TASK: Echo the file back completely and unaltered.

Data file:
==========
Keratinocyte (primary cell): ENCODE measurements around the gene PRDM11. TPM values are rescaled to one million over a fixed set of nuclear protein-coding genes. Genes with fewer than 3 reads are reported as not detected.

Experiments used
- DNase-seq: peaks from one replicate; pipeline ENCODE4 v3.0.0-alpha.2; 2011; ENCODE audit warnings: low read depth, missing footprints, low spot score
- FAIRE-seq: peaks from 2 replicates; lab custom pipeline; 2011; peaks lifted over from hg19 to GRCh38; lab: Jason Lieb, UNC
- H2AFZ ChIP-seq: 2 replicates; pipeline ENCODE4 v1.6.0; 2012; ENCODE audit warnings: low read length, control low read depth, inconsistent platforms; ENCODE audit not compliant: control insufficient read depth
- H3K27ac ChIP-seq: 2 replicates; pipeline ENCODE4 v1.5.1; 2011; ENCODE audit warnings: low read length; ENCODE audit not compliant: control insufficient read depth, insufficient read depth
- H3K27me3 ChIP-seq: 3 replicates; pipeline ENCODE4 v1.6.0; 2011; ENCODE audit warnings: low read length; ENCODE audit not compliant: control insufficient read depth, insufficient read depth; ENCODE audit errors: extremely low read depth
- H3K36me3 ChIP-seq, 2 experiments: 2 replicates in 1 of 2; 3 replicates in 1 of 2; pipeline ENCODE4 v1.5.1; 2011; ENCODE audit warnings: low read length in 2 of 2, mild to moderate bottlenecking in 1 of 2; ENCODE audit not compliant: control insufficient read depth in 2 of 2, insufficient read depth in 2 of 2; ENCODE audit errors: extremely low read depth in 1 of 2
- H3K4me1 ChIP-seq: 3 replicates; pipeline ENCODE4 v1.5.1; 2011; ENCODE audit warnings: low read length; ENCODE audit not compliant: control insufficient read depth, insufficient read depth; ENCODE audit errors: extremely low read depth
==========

Keratinocyte (primary cell): ENCODE measurements around the gene PRDM11. TPM values are rescaled to one million over a fixed set of nuclear protein-coding genes. Genes with fewer than 3 reads are reported as not detected.

Experiments used
- DNase-seq: peaks from one replicate; pipeline ENCODE4 v3.0.0-alpha.2; 2011; ENCODE audit warnings: low read depth, missing footprints, low spot score
- FAIRE-seq: peaks from 2 replicates; lab custom pipeline; 2011; peaks lifted over from hg19 to GRCh38; lab: Jason Lieb, UNC
- H2AFZ ChIP-seq: 2 replicates; pipeline ENCODE4 v1.6.0; 2012; ENCODE audit warnings: low read length, control low read depth, inconsistent platforms; ENCODE audit not compliant: control insufficient read depth
- H3K27ac ChIP-seq: 2 replicates; pipeline ENCODE4 v1.5.1; 2011; ENCODE audit warnings: low read length; ENCODE audit not compliant: control insufficient read depth, insufficient read depth
- H3K27me3 ChIP-seq: 3 replicates; pipeline ENCODE4 v1.6.0; 2011; ENCODE audit warnings: low read length; ENCODE audit not compliant: control insufficient read depth, insufficient read depth; ENCODE audit errors: extremely low read depth
- H3K36me3 ChIP-seq, 2 experiments: 2 replicates in 1 of 2; 3 replicates in 1 of 2; pipeline ENCODE4 v1.5.1; 2011; ENCODE audit warnings: low read length in 2 of 2, mild to moderate bottlenecking in 1 of 2; ENCODE audit not compliant: control insufficient read depth in 2 of 2, insufficient read depth in 2 of 2; ENCODE audit errors: extremely low read depth in 1 of 2
- H3K4me1 ChIP-seq: 3 replicates; pipeline ENCODE4 v1.5.1; 2011; ENCODE audit warnings: low read length; ENCODE audit not compliant: control insufficient read depth, insufficient read depth; ENCODE audit errors: extremely low read depth